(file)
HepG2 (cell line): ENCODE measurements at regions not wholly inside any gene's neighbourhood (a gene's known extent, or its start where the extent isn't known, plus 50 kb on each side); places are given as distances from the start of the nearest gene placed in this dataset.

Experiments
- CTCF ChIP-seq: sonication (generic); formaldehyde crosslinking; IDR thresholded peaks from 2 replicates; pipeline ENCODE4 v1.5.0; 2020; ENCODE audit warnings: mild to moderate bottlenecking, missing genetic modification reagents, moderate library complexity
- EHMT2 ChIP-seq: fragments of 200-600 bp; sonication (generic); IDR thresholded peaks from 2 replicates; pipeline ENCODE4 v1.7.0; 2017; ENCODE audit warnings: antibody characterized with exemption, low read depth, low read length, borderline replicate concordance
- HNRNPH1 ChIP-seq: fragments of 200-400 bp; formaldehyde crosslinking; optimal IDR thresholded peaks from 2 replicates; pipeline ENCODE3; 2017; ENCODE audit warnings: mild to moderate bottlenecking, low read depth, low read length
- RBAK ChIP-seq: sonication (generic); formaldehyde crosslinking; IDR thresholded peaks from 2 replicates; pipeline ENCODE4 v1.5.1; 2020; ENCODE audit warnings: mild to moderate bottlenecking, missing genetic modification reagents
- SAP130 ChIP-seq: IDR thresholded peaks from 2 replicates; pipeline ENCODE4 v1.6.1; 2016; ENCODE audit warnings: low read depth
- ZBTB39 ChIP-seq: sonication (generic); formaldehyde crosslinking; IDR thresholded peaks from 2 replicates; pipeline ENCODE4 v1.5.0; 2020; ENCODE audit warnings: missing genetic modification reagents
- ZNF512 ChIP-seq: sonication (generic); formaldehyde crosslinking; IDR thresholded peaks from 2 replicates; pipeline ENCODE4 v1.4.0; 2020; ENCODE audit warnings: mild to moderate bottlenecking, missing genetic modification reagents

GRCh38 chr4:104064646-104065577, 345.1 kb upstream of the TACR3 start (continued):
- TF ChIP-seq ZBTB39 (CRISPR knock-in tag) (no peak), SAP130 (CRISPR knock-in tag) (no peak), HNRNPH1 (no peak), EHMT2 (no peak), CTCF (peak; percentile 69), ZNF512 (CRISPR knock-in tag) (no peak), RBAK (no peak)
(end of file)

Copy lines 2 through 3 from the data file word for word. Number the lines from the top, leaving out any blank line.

Experiments
- CTCF ChIP-seq: sonication (generic); formaldehyde crosslinking; IDR thresholded peaks from 2 replicates; pipeline ENCODE4 v1.5.0; 2020; ENCODE audit warnings: mild to moderate bottlenecking, missing genetic modification reagents, moderate library complexity